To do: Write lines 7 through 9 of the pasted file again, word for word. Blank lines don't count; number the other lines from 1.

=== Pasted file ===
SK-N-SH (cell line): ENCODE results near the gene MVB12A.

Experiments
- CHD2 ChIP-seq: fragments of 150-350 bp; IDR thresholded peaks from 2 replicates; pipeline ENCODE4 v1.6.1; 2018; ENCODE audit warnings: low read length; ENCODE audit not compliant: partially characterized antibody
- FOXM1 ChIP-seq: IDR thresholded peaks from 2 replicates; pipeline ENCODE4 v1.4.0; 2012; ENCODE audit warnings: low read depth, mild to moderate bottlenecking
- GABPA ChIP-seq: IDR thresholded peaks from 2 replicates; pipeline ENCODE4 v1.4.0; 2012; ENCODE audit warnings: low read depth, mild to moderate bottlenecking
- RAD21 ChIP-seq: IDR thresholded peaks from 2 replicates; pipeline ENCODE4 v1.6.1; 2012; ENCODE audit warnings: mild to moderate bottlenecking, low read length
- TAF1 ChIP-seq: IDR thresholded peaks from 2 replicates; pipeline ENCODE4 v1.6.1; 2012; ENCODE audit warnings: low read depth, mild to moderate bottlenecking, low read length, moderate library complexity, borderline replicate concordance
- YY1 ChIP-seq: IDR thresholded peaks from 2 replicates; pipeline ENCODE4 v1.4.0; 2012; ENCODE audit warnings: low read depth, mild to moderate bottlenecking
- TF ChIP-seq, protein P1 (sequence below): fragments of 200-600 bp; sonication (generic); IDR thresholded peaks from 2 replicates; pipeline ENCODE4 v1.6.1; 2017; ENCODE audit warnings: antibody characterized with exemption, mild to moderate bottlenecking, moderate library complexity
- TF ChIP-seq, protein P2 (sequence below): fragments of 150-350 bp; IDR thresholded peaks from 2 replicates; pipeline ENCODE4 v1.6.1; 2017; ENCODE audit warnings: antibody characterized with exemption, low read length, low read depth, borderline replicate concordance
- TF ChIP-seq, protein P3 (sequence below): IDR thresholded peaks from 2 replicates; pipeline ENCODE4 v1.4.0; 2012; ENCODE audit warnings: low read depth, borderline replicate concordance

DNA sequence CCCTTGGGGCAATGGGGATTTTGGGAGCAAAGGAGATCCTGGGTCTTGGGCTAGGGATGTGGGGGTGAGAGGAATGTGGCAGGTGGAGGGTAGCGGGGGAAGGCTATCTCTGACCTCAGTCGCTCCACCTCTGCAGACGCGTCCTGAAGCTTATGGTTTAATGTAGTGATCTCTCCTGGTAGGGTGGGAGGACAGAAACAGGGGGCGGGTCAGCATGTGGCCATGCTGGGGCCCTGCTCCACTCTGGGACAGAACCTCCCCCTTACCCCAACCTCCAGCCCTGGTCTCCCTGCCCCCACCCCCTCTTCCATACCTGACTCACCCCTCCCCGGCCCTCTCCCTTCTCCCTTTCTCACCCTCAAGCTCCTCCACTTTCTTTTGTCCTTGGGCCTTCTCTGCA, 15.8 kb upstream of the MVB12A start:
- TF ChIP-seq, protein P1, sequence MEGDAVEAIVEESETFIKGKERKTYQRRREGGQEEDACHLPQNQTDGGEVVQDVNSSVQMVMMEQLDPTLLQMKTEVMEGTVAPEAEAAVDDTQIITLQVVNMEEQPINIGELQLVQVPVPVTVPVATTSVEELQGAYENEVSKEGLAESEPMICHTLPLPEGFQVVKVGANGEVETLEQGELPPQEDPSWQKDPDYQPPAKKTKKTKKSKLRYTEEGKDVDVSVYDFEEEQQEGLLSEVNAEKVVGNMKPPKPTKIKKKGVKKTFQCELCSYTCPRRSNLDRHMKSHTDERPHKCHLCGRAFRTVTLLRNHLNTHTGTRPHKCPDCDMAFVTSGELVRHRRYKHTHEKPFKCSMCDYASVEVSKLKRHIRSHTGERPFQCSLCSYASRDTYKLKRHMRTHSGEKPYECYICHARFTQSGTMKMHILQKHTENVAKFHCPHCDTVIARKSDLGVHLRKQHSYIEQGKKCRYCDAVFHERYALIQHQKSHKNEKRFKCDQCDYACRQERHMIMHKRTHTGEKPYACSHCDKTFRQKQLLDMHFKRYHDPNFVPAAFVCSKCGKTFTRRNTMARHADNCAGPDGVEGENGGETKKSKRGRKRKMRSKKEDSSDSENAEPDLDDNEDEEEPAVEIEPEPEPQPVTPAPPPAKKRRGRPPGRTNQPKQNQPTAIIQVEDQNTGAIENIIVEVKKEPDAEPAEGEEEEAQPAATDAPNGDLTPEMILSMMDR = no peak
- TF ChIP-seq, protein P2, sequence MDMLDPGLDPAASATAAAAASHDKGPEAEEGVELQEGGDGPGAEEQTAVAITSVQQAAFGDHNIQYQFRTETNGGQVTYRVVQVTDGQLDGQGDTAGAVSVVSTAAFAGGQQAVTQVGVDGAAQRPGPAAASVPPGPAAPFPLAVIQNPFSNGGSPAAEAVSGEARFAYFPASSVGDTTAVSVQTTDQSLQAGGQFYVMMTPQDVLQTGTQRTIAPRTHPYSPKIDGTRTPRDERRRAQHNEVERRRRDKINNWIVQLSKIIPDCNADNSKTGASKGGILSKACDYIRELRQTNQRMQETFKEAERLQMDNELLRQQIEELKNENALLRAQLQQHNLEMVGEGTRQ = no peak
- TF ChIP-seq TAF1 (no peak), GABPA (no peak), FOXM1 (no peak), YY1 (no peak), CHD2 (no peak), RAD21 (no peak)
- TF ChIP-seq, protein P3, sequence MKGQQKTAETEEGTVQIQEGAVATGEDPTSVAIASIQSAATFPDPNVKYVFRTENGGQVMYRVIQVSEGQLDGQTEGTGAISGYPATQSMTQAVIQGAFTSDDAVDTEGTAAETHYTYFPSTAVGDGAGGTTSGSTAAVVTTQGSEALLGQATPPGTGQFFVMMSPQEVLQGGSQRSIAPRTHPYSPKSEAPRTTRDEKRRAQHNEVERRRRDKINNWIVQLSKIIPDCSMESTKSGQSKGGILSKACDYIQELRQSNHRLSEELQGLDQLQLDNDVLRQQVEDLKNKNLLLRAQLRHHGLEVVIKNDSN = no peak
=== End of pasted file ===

- TAF1 ChIP-seq: IDR thresholded peaks from 2 replicates; pipeline ENCODE4 v1.6.1; 2012; ENCODE audit warnings: low read depth, mild to moderate bottlenecking, low read length, moderate library complexity, borderline replicate concordance
- YY1 ChIP-seq: IDR thresholded peaks from 2 replicates; pipeline ENCODE4 v1.4.0; 2012; ENCODE audit warnings: low read depth, mild to moderate bottlenecking
- TF ChIP-seq, protein P1 (sequence below): fragments of 200-600 bp; sonication (generic); IDR thresholded peaks from 2 replicates; pipeline ENCODE4 v1.6.1; 2017; ENCODE audit warnings: antibody characterized with exemption, mild to moderate bottlenecking, moderate library complexity